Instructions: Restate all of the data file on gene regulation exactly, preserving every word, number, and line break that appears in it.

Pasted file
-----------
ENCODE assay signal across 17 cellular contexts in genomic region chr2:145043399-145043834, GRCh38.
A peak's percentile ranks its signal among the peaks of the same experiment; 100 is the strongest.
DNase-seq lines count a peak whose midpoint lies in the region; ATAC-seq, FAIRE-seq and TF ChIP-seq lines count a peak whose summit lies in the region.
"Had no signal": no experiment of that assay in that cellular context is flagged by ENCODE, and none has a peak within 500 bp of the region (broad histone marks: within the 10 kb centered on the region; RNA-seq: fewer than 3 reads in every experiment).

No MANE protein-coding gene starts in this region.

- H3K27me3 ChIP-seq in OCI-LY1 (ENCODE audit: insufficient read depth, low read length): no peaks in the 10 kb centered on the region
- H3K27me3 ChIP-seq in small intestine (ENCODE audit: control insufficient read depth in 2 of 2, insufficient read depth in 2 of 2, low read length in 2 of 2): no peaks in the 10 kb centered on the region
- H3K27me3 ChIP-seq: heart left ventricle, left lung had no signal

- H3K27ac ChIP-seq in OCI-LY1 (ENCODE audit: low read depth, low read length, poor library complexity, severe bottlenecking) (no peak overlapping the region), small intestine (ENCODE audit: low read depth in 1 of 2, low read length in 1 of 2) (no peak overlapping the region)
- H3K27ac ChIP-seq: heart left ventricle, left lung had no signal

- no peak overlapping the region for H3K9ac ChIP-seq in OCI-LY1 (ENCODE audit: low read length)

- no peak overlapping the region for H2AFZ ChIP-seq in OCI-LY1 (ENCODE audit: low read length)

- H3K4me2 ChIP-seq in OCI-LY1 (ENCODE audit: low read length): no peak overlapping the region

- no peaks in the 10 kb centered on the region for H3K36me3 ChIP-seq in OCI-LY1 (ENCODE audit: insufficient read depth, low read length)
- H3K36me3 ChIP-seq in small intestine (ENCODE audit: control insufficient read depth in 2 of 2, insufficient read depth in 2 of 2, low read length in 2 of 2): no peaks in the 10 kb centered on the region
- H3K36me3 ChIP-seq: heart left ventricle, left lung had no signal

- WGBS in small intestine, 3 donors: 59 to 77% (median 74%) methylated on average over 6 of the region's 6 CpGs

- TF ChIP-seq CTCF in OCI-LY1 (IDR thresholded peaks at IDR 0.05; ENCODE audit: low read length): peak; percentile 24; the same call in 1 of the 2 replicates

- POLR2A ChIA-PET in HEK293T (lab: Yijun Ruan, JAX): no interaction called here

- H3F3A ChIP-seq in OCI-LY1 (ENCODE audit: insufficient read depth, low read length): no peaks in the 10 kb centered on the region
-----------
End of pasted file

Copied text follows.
ENCODE assay signal across 17 cellular contexts in genomic region chr2:145043399-145043834, GRCh38.
A peak's percentile ranks its signal among the peaks of the same experiment; 100 is the strongest.
DNase-seq lines count a peak whose midpoint lies in the region; ATAC-seq, FAIRE-seq and TF ChIP-seq lines count a peak whose summit lies in the region.
"Had no signal": no experiment of that assay in that cellular context is flagged by ENCODE, and none has a peak within 500 bp of the region (broad histone marks: within the 10 kb centered on the region; RNA-seq: fewer than 3 reads in every experiment).

No MANE protein-coding gene starts in this region.

- H3K27me3 ChIP-seq in OCI-LY1 (ENCODE audit: insufficient read depth, low read length): no peaks in the 10 kb centered on the region
- H3K27me3 ChIP-seq in small intestine (ENCODE audit: control insufficient read depth in 2 of 2, insufficient read depth in 2 of 2, low read length in 2 of 2): no peaks in the 10 kb centered on the region
- H3K27me3 ChIP-seq: heart left ventricle, left lung had no signal

- H3K27ac ChIP-seq in OCI-LY1 (ENCODE audit: low read depth, low read length, poor library complexity, severe bottlenecking) (no peak overlapping the region), small intestine (ENCODE audit: low read depth in 1 of 2, low read length in 1 of 2) (no peak overlapping the region)
- H3K27ac ChIP-seq: heart left ventricle, left lung had no signal

- no peak overlapping the region for H3K9ac ChIP-seq in OCI-LY1 (ENCODE audit: low read length)

- no peak overlapping the region for H2AFZ ChIP-seq in OCI-LY1 (ENCODE audit: low read length)

- H3K4me2 ChIP-seq in OCI-LY1 (ENCODE audit: low read length): no peak overlapping the region

- no peaks in the 10 kb centered on the region for H3K36me3 ChIP-seq in OCI-LY1 (ENCODE audit: insufficient read depth, low read length)
- H3K36me3 ChIP-seq in small intestine (ENCODE audit: control insufficient read depth in 2 of 2, insufficient read depth in 2 of 2, low read length in 2 of 2): no peaks in the 10 kb centered on the region
- H3K36me3 ChIP-seq: heart left ventricle, left lung had no signal

- WGBS in small intestine, 3 donors: 59 to 77% (median 74%) methylated on average over 6 of the region's 6 CpGs

- TF ChIP-seq CTCF in OCI-LY1 (IDR thresholded peaks at IDR 0.05; ENCODE audit: low read length): peak; percentile 24; the same call in 1 of the 2 replicates

- POLR2A ChIA-PET in HEK293T (lab: Yijun Ruan, JAX): no interaction called here

- H3F3A ChIP-seq in OCI-LY1 (ENCODE audit: insufficient read depth, low read length): no peaks in the 10 kb centered on the region